Isaiah Parrish


Isaiah Can Do Anything

“Within the first week of getting his permanent prosthesis, Isaiah was right in there doing everything the other kids were doing. Pretty much anything he tries to do, he gets it done,” said his mother, Brandy Parson.

Isaiah Parrish was four years old when he arrived at SSM Cardinal Glennon Children’s Medical Center on June 14, 2007.

“We were getting ready to leave the house,” his mother said. “The phone rang on the way out the door. Isaiah stopped for a second, then he went right out. My dad was on the lawn mower and Isaiah ran after him because he wanted to get on the lawn mower with him. My dad got to a place in the yard where he had to back up. He looked behind the tractor and didn’t see Isaiah there – when he started to back up he heard Isaiah screaming.”

The lawn tractor backed over Isaiah. His grandfather had to lift it off of him. His family grabbed him and jumped in the car. As they headed into town, they called for help on a cell phone. An ambulance met them and took Isaiah to Heartland Regional Medical Center in Marion, Ill. He was there less than 90 minutes.

“They didn’t keep him long,” Brandy said. “The helicopter came and took him to Glennon.”

At Glennon, Isaiah’s doctors determined that the injuries to his right leg were so severe that his leg would need to be amputated a few inches below the knee. That night’s surgery was the first of 13 that would be performed over the coming weeks by two of Glennon’s surgeons, Elizabeth Engel, M.D., director of pediatric orthopaedic surgery, and Aki Puryear, M.D.

“His wound was very contaminated. After it was closed it became infected and required multiple surgeries,” Engel said.

After a month in Glennon’s pediatric intensive care and transitional care units, Isaiah was admitted to the medical center’s rehab unit. Adrienne Tilbor, D.O., medical director of the Pediatric Rehabilitation Institute, directed his therapy.

“They were doing three to five hours of therapy a day, every day but Sunday,” Brandy said. “They worked on his upper body strength and got his hips stronger to help him support his weight because he would need to do more with his left leg.”

Isaiah’s mother and grandparents stayed by his side at the hospital. During the early weeks of his hospitalization, his mother struggled to think of a way to tell Isaiah of his amputation. “They had a large plaster cast on his leg the whole time. I was taking it really hard – how do you tell a four-year-old his leg and foot are gone?” she asked.

“One day he just looked at me and told me he knew his foot was gone. He said he remembered the accident. He proved to be stronger than the adults. When he told us he knew, we were able to start dealing with it better ourselves.”

Isaiah left Glennon on August 2 and returned on August 16 for further care of his leg and rehabilitation.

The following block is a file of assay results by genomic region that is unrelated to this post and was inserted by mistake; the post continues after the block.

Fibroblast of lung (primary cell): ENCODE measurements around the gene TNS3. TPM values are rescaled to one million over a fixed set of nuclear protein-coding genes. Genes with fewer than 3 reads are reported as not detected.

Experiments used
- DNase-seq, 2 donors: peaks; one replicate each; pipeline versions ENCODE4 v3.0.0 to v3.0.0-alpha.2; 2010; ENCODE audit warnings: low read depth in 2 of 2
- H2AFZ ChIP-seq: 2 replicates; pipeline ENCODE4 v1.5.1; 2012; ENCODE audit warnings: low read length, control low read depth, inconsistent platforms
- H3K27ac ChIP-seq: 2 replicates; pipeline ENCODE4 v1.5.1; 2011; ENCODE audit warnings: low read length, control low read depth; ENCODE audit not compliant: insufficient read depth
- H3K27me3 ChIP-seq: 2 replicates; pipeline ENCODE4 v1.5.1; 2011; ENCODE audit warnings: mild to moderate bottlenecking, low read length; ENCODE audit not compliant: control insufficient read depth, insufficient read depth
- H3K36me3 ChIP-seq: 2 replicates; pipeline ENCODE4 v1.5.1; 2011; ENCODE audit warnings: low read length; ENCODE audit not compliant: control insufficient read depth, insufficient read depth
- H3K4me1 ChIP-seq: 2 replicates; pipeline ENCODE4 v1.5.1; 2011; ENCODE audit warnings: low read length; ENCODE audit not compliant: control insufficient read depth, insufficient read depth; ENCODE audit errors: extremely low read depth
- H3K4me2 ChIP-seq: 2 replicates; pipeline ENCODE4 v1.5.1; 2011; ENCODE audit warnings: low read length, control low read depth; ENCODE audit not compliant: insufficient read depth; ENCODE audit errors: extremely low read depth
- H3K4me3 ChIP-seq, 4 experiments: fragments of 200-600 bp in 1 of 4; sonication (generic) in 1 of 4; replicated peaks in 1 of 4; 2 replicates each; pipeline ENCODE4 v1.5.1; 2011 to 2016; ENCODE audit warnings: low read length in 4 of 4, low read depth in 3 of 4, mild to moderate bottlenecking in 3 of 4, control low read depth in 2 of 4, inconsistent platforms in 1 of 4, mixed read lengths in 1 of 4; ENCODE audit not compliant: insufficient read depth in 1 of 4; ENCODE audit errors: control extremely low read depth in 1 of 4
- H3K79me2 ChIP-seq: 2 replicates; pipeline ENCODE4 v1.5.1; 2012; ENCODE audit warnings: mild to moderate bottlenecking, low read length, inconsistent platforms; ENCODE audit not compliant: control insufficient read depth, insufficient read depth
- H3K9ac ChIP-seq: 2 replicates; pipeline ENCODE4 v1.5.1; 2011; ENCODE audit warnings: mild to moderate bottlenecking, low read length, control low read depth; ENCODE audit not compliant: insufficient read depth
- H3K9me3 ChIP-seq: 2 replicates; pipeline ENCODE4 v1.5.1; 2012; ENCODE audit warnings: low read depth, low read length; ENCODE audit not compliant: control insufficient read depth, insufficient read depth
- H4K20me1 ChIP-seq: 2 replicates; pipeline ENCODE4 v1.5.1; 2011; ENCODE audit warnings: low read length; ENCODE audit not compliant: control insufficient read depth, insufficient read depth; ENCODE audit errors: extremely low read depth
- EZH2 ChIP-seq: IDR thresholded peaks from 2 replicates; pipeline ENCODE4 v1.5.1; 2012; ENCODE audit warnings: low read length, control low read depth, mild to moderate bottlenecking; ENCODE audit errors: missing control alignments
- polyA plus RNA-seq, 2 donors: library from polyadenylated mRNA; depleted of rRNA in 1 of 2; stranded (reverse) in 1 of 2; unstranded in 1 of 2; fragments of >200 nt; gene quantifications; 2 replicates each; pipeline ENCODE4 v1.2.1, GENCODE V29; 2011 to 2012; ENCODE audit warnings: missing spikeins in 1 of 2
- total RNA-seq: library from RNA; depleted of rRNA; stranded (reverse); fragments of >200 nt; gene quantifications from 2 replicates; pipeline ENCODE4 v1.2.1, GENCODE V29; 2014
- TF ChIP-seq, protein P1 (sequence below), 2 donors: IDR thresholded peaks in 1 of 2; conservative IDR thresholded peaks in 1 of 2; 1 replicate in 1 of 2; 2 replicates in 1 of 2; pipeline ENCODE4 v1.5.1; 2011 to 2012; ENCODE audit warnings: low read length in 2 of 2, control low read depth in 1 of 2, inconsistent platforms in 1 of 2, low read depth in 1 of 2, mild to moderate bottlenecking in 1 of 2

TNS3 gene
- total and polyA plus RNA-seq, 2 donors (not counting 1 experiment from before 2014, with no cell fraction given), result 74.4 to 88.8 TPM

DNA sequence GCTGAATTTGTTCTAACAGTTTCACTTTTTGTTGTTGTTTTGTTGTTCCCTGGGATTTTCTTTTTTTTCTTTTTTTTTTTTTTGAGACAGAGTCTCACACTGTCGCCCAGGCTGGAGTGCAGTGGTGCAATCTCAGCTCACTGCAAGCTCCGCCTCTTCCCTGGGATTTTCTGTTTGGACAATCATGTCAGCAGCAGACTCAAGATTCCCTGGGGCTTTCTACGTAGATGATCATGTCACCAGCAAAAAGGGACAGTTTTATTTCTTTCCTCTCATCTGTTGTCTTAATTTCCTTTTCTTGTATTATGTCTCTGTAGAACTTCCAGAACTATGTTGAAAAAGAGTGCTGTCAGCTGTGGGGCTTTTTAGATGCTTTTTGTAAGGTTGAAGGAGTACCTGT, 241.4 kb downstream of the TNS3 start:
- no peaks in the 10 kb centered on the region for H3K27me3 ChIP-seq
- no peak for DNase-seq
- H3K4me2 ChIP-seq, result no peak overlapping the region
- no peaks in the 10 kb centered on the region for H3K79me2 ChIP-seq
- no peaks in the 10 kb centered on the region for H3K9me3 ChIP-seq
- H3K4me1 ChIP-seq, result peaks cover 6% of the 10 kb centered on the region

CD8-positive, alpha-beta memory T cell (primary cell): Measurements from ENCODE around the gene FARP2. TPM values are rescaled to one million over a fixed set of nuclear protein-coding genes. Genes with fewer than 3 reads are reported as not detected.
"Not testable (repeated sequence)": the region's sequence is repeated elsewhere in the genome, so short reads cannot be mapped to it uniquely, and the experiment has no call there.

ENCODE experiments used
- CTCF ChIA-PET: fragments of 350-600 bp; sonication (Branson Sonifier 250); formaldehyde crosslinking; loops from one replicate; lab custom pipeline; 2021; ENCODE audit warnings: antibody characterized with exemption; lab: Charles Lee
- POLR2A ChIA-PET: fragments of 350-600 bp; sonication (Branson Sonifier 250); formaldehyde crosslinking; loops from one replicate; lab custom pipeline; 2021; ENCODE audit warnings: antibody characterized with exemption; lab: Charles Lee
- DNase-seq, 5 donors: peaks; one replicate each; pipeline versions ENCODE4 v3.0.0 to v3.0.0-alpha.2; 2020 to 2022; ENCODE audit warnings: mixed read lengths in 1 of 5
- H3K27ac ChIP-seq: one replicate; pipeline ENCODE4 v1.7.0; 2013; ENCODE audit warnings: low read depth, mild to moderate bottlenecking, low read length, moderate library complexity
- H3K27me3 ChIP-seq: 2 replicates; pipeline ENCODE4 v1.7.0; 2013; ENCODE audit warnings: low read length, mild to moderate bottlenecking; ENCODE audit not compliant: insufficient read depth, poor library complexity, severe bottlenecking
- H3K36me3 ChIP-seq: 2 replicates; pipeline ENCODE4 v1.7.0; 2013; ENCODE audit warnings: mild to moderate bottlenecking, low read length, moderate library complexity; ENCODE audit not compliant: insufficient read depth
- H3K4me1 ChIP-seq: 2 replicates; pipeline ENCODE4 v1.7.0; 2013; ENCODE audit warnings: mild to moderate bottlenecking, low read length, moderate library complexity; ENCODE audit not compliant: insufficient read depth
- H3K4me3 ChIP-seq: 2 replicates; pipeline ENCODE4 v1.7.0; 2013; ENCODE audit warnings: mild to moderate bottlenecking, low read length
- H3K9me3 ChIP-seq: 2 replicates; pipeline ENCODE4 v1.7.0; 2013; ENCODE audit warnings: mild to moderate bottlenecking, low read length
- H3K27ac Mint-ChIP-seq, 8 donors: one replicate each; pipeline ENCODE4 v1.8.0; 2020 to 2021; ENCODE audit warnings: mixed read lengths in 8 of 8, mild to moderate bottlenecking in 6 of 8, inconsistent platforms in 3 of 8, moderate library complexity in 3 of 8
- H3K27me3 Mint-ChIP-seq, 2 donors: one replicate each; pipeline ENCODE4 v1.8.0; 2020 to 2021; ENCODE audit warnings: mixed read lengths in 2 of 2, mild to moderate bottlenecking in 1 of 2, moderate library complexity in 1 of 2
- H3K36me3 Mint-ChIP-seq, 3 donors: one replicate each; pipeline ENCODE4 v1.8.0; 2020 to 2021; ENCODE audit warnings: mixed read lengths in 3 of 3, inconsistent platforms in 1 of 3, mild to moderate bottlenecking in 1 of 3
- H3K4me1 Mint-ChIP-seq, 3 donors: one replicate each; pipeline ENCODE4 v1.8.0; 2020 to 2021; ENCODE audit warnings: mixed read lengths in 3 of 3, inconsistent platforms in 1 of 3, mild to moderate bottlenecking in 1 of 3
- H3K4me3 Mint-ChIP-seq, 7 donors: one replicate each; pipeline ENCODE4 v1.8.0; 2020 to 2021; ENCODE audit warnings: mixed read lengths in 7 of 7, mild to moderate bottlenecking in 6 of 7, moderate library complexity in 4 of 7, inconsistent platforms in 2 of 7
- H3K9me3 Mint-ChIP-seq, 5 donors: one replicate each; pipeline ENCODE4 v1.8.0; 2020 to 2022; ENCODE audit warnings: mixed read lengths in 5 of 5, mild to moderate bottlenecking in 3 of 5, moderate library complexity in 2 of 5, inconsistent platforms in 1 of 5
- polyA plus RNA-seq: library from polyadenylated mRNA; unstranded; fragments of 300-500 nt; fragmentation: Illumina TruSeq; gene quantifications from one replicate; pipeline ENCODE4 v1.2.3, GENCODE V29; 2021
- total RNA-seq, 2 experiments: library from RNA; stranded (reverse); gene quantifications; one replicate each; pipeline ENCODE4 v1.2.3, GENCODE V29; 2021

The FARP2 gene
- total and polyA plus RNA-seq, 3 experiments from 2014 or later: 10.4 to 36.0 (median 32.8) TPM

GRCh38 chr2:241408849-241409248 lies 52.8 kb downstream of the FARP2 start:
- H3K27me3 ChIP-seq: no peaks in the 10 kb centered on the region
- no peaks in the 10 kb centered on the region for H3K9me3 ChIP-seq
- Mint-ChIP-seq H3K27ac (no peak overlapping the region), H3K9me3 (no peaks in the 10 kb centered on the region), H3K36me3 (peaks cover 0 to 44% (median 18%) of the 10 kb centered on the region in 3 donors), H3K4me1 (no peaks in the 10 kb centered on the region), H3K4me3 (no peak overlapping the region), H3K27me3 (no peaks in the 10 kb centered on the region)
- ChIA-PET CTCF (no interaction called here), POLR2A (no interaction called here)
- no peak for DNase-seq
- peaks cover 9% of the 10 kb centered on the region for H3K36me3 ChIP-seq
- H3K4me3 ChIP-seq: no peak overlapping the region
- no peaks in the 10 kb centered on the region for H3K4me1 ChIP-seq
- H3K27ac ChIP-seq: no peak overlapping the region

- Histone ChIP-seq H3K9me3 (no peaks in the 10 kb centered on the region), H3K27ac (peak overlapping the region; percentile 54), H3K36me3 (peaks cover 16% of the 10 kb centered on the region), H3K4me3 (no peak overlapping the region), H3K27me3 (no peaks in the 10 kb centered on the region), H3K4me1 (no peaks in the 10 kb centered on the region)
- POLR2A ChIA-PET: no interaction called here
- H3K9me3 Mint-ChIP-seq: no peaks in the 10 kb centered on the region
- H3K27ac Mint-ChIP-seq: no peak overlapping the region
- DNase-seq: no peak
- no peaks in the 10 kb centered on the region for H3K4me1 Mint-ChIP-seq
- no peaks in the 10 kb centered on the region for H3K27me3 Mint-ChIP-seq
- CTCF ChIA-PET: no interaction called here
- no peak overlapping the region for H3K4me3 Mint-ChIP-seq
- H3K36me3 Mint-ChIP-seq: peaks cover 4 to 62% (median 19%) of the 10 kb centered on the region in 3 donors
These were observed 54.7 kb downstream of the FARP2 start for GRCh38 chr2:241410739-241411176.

“That is when he got a temporary prosthesis and started on prosthetic training,” his mother said. “Being in the hospital was physically and emotionally draining. I couldn’t imagine that this could happen to us. But everybody at Glennon was great. They were more than willing to do anything they could for us. We finally got to go home on August 31.”

Brandy was understandably anxious when Isaiah returned to his Head Start program in September, when he also celebrated his fifth birthday.

“We explained to the other kids that Isaiah had an accident and has a prosthetic leg,” she said. “We took it off and let them look at it. As time went on, the other kids got used to it. A lot of them are protective of it – it is kind of neat that the other kids are looking out for him.”

Isaiah again proved his resilience by resuming the exuberant life of a pre-schooler.

“He can do anything a five-year-old does,” mom said. “He can ride a bike, run, skip, walk. At school they have a little playground with a merry-go-round. He runs and pushes it while the other kids ride. He always was a happy-go-lucky kid.

“He has the attitude that he can do whatever he wants to do. A lot of things he has to do his own different way. He started T-ball last year and wants to play again this spring.”

“Isaiah is performing age-appropriate skills independently,” Tilbor said. “He will need frequent evaluations as he grows due to bony growth issues and for observation of his muscle strength and gait pattern with the prosthesis.”

“He should do well as he grows up,” Engel agreed. “Kids accommodate very well to injuries that are sustained when they are young. I would just warn that riding lawnmowers are extremely dangerous. Children should stay inside while they are in use, and a child should never be allowed to ride on one. We have seen numerous horrific injuries from riding lawnmowers.”

Isaiah may need additional surgery in the years ahead. But, his mother said, “At this point they haven’t set any limits on him. They haven’t told me of anything he will not be able to do. His personality has not changed a bit. With him being in such high spirits, we don’t say ‘no’ to anything he wants to try.

“I keep saying, ‘The four-year-old kept the adults together.’ He has just been amazing.”